See Notes to Consolidated Financial Statements

 

Schnitzer Steel Industries, Inc. Form 10-K 2009  /  57


Table of Contents

SCHNITZER STEEL INDUSTRIES, INC.

CONSOLIDATED STATEMENTS OF CASH FLOWS

(in thousands)

 

     Year Ended August 31,  
     2009     2008     2007  

Cash flows from operating activities:

      

Net income (loss)

   $ (32,229   $ 248,683      $ 131,334   

Noncash items included in net income (loss):

      

Depreciation and amortization

     60,681        51,362        40,563   

Inventory write-down

     51,968        48,967          

Minority and pre-acquisition interests

     499        3,392        2,298   

Deferred income taxes

     24,727        2,582        8,134   

Undistributed equity in earnings of joint ventures

     (537     (12,277     (5,440

Share-based compensation expense

     8,898        14,487        9,801   

Excess tax benefit from stock options exercised

     (819     (1,007     (1,080

(Gain) loss on disposal of assets

     (2,034     414        1,486   

Environmental matters

     (3,510     (603     (1,814

Voluntary incentive award forfeitures

     (5,504              

Unrealized loss on derivatives

     1,161        2,541        1,358   

Bad debt expense

     8,916        4,445        1,473   

Gain on settlement of joint venture separation and termination agreement

     (6,761              

Changes in assets and liabilities:

      

Accounts receivable

     189,511        (135,140     (44,348

Inventories

     198,840        (215,812     15,369   

Refundable income taxes

     (46,147     881        5,661   

Prepaid expenses and other current assets

     4,185        (3,756     (2,271

Intangibles and other long term assets

     (4,514     (3,564     (1,095

Accounts payable

     (79,086     54,108        17,432   

Accrued payroll liabilities

     (35,851     21,251        10,725   

Other accrued liabilities

     (4,491     17,361        603   

Accrued income taxes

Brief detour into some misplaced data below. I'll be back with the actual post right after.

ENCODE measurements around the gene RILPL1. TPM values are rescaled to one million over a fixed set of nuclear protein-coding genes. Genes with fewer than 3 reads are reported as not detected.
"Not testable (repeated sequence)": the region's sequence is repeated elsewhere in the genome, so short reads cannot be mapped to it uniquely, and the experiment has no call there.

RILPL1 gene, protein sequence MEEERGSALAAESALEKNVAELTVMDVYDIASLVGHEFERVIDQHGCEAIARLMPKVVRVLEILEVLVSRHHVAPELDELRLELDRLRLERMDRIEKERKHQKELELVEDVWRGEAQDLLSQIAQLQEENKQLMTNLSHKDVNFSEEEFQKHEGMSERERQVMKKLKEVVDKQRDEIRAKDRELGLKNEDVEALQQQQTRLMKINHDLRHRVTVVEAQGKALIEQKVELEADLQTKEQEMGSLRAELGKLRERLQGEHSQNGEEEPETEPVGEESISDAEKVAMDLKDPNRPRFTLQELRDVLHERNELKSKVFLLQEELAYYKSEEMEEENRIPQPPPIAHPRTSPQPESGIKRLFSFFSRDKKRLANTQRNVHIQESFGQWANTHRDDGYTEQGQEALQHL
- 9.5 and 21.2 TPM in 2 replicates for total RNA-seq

(41,998     38,162        (349

Investigation reserve

                   (15,225

Environmental liabilities

     (577     (1,243     (358

Other long-term liabilities

     (1,574     (320     2,563   

Distributed equity in earnings of joint ventures

     3,825        6,850        2,495   
                        

Net cash provided by operating activities

     287,579        141,764        179,315   
                        

Cash flows from investing activities:

      

Capital expenditures

     (59,044     (84,262     (80,853

Acquisitions, net of cash acquired

     (93,053     (46,888     (44,634

(Advances to) payments from joint ventures, net

     (1,876     3,092        1,980   

Proceeds from sale of assets

     3,497        917        282   

Cash flows used in non-hedge derivatives

            (822     (1,908

Restricted cash

                   7,725   
                        

Net cash used in investing activities

     (150,476     (127,963     (117,408
                        

Cash flows from financing activities:

      

Proceeds from line of credit

     331,700        490,500        469,900   

Repayment of line of credit

     (356,700     (485,500     (449,900

Borrowings from long-term debt

     440,500        1,414,600        846,511   

Repayment of long-term debt

     (491,329     (1,379,946     (826,739

Repurchase of Class A common stock

     (29,896     (44,859     (110,150

Stock withheld for taxes under employee share-based compensation plan

     (3,995     (2,234       

Excess tax benefit from stock options exercised

     819        1,007        1,080   

Stock options exercised and restricted stock units vested

     1,681        523        1,112   

Distributions to minority interests

     (1,286     (4,705     (3,939

Dividends declared and paid

     (2,386     (1,434     (2,029
                        

Net cash used in financing activities

     (110,892     (12,048     (74,154
                        

Effect of exchange rate changes on cash

     (224     (124     301   

Net increase (decrease) in cash and cash equivalents

     25,987        1,629        (11,946

Cash and cash equivalents at beginning of period

     15,039        13,410        25,356   
                        

Cash and cash equivalents at end of period

   $ 41,026      $ 15,039      $ 13,410   
                        

SUPPLEMENTAL DISCLOSURES:

      

Cash paid during the period for:

      

Interest

   $ 3,329      $ 8,400      $ 9,837   

Income taxes, net of refunds received

   $ 42,443      $ 97,825      $ 59,554   

See Notes to Consolidated Financial Statements

 

58  /  Schnitzer Steel Industries, Inc. Form 10-K 2009


Table of Contents

SCHNITZER STEEL INDUSTRIES, INC.